Other changes to the Divorce Act include issues that arise when parents wish to relocate following a divorce, with or without the child. The new legislation requires the spouse to give notice of plans to move, including all key information about the potential move. Notice must be given 60 days prior to any move. After receiving a notice of relocation, the receiving party has 30 days to object.

If the receiving party objects to the move, the court must consider the best interests of the child as well as other factors, such as the reasons for the move, the impact the move would have on the child and the reasonableness of the parenting plan proposal.

Where family violence is an issue, the court will be able to modify or waive the notice requirements.


While some may feel that these changes are a large leap for the legislators to make, the Children’s Law Reform Act (CLRA) which is the governing legislation in Ontario on custody and access, already includes a series of similar provisions. In fact, many lawyers have used the CLRA in cases of divorce because the legislation was persuasive to Ontario judges and the provisions within the CLRA went beyond the Divorce Act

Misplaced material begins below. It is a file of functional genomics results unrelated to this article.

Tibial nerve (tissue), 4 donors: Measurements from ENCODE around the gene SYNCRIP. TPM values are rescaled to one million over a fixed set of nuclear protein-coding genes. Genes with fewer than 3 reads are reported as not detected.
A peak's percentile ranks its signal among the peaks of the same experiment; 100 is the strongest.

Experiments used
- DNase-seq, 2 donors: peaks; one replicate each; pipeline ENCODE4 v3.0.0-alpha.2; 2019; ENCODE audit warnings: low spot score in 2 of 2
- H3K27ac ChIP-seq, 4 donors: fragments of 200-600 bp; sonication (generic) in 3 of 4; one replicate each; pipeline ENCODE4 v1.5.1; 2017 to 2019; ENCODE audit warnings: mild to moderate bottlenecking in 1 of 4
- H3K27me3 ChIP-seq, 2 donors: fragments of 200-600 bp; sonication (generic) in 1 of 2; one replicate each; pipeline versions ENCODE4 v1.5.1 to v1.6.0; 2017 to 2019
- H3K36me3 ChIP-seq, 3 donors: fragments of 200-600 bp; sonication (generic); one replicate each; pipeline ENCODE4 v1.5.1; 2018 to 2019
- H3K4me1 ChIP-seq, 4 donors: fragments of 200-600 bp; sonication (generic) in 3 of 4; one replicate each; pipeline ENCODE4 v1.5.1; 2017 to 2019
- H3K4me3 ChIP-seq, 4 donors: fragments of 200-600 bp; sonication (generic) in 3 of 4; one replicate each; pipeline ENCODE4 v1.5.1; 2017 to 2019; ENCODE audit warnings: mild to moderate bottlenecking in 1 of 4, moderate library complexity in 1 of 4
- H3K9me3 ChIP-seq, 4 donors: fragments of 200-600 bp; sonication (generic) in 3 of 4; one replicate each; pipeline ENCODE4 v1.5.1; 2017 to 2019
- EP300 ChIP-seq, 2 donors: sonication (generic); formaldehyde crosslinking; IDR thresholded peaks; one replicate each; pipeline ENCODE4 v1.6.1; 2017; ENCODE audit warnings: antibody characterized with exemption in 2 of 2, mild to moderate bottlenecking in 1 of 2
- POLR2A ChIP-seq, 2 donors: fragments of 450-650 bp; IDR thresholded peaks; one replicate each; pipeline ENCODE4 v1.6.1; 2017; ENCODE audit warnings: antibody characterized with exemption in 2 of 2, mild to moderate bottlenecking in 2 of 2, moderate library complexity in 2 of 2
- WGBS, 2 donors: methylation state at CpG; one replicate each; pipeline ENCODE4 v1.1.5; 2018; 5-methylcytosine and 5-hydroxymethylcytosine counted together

However, the upcoming amendments to the Divorce Act have attempted to go a step further than the CLRA. The amendments place a greater emphasis on each parent’s ability and willingness to foster a relationship with the other parent. The amendments have also added a  requirement that the child’s cultural and religious upbringing, including Indigenous heritage be considered, and a requirement for the courts to consider civil and criminal proceedings that are relevant to the safety of the child.

It is important that you contact a lawyer for legal advice if you believe that any of these upcoming changes may affect you and your legal matter, particularly if you have a family matter before the courts which will not be concluded prior to March 1, 2021.

*The above is drafted by Soica Law Professional Corporation and not intended as legal advice.